Very hard to place. Had some shockingly bad/awkward bits (the whole emo thing) but on the whole the emotions portrayed for a superhero film were some of the best of the year. The bridge scene with Kirsten Dunst is a great moment for Tobey MacGuire as an actor. I liked it, but can see why some didn't. A good movie to rent or consider owning.
A bit short of the comic timing, I still found this movie mildly engaging. It definitely had some lines I'll remember as hilarious, but it wasn't funny overall enough to be a true gem. Still, nothing crazy detracted the comedy or the story, and it was an interesting enough film to watch. Consider renting.
Pirates of the Carribbean 2 and 3
I remember these being hugely epic and visually pretty cool, but short of that I don't remember much else. They're forgetful and nothing that special. Good movies, but perhaps too long a watching endeavor to want to buy.
The great final chapter to the Danny Ocean saga. It retained all the enhanced cleverness of the second while capturing the luminescent setting of the first. Undoubtedly a good, enjoyable, smartly-scripted film.
An animated kid's movie with a good story, good acting (Shia Labeouf, yet again) and a whole lotta heart. I found this funny, entertaining, and all-around great.
Fantastic 4: Rise of the Silver Surfer
This is nothing special for any sort of purpose, but the story is passable, the acting clever (at times) and the special effects pretty awesome. Oh, and Jessica Alba is all sorts of hot in it. So I liked it. Nothing special, but worth seeing if you want entertainment.
Live Free or Die Hard
This was an absolutely fantastic rush of a movie. The best action film in recent years, maybe even since the Matrix. I loved every minute of this. If you're a fan of John McClane (which you SHOULD be if you aren't already!) then you will for sure love this film. A great, great action movie.
A chillingly honest documentary about the American health care system. Despite being slightly alarmist (a la Michael Moore) it was an eye-opening movie and very redeeming of Moore's qualities as a documentarian after the Fahrenheit 9/11 ordeal.
I expected big stompy robots and that's precisely what I got. This film felt too rushed and too fake, and I didn't like it that much. The movie was generally good, but I felt it didn't keep it together enough, and it felt sort of 'throwaway'. The main character felt halfway transplanted from Kale Brecht in Disturbia, the same for the action from Live Free or Die Hard. It just wasn't unique and memorable enough for me to really, really appreciate it. Still a good movie, just not great.
Harry Potter and the Order of the Phoenix
I missed like the whole first 30 minutes (which I am told are some of the best) but this movie was generally very good in all areas. Daniel Radcliffe actually proves he's there for more than just satisfying a contract he made 7 years ago, and the special effects artists actually give us something cool to look at. Good movie.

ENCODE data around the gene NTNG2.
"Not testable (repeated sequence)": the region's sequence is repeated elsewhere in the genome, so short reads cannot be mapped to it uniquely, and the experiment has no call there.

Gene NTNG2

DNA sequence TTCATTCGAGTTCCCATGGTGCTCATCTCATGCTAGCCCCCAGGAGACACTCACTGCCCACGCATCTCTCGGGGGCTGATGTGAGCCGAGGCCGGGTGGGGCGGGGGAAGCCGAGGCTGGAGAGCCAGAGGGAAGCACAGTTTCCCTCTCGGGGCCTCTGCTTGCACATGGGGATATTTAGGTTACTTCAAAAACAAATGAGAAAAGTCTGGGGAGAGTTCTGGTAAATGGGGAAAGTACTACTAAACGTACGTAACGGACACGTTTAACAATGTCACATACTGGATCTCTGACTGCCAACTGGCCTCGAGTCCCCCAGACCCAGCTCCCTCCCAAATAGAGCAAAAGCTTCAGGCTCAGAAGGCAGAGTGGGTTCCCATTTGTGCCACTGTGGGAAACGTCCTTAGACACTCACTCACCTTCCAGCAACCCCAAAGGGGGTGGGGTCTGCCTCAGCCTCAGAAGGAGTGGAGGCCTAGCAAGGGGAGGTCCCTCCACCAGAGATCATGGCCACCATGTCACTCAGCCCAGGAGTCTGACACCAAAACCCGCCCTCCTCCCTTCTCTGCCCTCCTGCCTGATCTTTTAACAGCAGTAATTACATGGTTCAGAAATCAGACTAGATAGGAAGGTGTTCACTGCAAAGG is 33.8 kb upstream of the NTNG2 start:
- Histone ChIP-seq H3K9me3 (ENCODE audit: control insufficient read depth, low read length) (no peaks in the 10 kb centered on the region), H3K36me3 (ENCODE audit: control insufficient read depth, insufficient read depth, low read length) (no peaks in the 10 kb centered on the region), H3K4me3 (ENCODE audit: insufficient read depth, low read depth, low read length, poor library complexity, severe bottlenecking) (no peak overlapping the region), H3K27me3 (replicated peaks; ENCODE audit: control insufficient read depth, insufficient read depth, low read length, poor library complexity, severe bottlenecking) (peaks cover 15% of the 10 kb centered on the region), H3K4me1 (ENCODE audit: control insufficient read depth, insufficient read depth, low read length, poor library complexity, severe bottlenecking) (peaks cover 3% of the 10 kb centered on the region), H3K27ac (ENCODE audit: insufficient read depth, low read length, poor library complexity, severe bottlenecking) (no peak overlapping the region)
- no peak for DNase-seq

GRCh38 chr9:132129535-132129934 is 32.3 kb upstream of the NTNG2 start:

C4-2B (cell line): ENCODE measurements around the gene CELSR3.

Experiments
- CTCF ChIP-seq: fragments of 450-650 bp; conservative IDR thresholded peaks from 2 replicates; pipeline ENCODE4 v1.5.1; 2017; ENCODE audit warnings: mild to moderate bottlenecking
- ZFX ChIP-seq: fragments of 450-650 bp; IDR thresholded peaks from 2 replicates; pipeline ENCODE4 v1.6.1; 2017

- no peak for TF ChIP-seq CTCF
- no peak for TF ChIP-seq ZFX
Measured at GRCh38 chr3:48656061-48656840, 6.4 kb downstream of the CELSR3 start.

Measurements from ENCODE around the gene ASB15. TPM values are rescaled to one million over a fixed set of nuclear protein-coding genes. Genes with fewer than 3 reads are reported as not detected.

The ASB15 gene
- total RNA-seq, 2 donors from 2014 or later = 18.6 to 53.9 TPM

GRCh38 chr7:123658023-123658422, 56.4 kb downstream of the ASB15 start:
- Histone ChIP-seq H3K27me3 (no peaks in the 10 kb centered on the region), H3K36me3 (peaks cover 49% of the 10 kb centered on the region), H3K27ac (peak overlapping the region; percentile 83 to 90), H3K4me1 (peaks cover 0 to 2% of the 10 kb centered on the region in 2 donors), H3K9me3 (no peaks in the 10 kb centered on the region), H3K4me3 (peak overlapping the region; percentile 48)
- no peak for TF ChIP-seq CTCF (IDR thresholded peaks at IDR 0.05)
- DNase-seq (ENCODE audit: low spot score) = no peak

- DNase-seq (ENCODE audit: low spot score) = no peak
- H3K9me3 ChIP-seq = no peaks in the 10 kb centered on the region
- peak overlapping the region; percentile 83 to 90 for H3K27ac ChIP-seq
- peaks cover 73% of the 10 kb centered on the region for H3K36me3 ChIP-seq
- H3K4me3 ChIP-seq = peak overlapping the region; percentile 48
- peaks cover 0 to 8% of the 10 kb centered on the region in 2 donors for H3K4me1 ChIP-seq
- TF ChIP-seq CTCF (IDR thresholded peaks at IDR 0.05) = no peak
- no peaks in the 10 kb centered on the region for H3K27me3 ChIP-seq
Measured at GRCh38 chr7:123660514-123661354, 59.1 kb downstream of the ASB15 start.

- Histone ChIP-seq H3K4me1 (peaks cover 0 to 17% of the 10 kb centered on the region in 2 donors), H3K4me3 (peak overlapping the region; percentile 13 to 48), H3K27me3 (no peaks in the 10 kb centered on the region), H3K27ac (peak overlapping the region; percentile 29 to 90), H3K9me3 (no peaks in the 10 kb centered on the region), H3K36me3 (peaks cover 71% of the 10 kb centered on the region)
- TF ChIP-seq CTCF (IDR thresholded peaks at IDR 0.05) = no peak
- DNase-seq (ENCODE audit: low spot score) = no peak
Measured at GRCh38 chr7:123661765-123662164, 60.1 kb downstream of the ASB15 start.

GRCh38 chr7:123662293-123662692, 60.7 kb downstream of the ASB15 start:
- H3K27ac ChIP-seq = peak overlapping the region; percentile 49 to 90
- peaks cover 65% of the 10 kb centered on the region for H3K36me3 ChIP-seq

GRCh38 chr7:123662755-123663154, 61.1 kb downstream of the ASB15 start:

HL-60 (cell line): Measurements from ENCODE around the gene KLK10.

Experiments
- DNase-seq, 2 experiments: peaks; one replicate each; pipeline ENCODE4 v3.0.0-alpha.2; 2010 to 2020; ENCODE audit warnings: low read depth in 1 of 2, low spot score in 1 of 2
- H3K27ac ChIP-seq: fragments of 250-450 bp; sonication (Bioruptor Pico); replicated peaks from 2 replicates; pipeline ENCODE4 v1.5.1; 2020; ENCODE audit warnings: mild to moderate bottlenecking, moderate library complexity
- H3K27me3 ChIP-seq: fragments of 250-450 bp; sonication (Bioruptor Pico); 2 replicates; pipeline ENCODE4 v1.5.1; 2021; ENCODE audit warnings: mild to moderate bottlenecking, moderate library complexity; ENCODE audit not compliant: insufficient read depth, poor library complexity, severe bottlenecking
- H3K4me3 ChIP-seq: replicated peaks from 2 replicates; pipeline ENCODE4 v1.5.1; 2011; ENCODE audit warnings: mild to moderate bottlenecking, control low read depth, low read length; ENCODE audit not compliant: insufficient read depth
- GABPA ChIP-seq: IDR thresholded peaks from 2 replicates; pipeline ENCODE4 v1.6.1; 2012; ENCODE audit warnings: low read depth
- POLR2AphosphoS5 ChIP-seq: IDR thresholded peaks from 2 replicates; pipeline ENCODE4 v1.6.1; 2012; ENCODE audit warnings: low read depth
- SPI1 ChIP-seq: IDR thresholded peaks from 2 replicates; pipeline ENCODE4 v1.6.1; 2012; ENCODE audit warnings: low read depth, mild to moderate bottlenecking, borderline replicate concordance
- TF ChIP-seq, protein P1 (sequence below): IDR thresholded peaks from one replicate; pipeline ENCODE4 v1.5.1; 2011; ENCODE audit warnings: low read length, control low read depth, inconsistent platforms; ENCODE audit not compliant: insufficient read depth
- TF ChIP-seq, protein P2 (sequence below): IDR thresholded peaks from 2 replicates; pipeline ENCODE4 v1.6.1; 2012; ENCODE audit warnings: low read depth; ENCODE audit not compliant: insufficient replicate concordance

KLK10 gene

I Now Pronounce You Chuck & Larry
This was pretty good. Not HUGELY funny, but it's still Adam Sandler, so it was funny enough for me to like it. If you think you'll be a fan of the backdrop (illegitimate gay marriage) then I think you'll enjoy this.
The Simpsons Movie
This film lives up to characterizing the TV show and then some. I really enjoyed, and it was really very funny.
Rush Hour 3
Some really hilarious bits from Chris Tucker, but nothing like either of the first two. I wouldn't buy this, but I would rent it. It was okay. The first two (especially Rush Hour 2) are movies I can (and have) watch(ed) over and over from year-to-year without getting bored. This movie I can't see seeing more than once or twice.
This almost made the Top Ten, but I found the humor too over-the-top to grant best comedy. It characterized teenage life very well, but perhaps tried too hard. (a la saying 'vag' every five words, which, sadly, people in real life don't do) Still, it was supremely, supremely funny and one of the best comedies of the year. A great movie.
Despite a few off-hand scenes and poor music choices from the producers, Kevin Bacon really pulled through as both an emotional wreck as a father and a badass out for revenge in this classic-throwback. The action in this movie is hugely inventive, and it contains camerawork that shows that it isn't afriad to push the limits. There's one 15 minute long angle without any crew members visible that is basically Bacon running up six floors of a parking garage until he's wheezing and out of breath, still running from a street gang. It is visually and emotionally amazing. As a total film, it's obviously not Oscar material, but I still loved it for what it was.